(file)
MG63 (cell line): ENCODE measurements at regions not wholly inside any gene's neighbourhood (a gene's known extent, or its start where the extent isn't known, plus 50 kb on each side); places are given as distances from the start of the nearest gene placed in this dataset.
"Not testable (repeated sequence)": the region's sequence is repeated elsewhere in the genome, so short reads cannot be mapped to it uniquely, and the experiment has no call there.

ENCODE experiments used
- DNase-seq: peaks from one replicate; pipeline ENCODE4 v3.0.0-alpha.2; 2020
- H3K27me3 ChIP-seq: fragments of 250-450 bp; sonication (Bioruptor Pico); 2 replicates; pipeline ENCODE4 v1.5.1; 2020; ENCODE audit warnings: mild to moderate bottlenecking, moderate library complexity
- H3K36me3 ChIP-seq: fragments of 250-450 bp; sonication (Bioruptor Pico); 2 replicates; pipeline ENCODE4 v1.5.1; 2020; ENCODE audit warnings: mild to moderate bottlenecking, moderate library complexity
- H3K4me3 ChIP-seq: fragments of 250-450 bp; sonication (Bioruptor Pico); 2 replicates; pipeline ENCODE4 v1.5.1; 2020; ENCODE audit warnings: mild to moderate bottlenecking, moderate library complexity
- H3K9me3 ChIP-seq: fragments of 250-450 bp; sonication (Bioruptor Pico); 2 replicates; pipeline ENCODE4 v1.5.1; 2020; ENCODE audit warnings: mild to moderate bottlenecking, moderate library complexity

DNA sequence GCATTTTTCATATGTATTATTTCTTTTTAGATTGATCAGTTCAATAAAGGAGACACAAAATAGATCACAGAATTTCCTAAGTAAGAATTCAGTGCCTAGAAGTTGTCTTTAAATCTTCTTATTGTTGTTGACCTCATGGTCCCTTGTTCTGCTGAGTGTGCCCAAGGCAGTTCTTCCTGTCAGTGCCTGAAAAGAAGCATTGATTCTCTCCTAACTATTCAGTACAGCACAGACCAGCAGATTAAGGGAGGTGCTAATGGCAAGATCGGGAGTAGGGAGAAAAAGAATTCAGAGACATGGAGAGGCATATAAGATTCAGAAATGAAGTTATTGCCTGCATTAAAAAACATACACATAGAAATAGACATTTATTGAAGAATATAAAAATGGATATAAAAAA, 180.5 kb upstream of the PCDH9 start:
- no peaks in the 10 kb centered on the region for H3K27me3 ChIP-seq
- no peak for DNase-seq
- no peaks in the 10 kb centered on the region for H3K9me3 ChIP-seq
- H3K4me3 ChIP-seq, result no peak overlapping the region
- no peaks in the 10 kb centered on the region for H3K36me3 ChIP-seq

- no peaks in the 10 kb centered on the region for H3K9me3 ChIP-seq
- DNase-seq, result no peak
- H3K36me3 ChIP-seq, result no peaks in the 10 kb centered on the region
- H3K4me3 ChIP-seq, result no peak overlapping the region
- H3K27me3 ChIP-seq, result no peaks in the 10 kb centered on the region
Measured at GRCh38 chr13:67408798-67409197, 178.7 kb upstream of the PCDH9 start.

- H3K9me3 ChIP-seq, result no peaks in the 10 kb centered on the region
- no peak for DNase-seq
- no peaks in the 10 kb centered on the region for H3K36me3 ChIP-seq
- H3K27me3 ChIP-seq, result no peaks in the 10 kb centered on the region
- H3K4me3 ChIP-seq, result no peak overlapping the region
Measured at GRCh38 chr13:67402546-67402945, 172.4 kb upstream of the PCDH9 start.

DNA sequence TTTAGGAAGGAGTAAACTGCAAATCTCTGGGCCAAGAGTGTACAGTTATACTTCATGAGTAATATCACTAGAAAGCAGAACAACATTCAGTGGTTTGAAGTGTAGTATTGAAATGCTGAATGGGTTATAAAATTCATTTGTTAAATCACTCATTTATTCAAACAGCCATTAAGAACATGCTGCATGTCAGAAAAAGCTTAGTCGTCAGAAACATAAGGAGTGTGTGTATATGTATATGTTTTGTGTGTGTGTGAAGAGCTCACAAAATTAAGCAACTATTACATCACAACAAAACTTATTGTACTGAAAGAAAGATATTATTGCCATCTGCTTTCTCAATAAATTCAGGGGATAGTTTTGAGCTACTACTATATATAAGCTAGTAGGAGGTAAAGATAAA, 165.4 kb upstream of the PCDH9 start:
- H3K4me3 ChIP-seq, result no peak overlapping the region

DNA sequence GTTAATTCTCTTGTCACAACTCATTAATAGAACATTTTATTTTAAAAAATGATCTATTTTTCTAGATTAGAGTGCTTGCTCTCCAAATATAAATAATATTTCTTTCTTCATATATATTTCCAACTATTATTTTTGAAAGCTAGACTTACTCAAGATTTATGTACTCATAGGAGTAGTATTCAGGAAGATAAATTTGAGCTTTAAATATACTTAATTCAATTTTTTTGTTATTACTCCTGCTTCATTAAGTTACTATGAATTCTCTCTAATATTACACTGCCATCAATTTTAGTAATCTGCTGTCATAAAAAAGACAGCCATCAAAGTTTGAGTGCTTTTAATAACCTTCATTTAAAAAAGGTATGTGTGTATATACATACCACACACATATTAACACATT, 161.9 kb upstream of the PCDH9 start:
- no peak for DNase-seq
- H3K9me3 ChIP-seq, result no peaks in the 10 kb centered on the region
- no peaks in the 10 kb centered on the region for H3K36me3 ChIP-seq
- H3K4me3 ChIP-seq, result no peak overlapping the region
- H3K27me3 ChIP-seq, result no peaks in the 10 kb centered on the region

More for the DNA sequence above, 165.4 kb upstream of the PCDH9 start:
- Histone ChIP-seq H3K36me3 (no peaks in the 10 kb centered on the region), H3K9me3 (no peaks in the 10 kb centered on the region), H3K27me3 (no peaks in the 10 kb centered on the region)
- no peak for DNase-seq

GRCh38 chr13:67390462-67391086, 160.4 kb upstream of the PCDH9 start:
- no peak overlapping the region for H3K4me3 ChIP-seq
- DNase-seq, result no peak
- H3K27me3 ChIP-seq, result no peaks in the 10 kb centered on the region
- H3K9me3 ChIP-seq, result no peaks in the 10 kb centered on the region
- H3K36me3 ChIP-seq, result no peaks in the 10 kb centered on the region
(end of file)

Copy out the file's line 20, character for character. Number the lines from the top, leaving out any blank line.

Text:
Measured at GRCh38 chr13:67408798-67409197, 178.7 kb upstream of the PCDH9 start.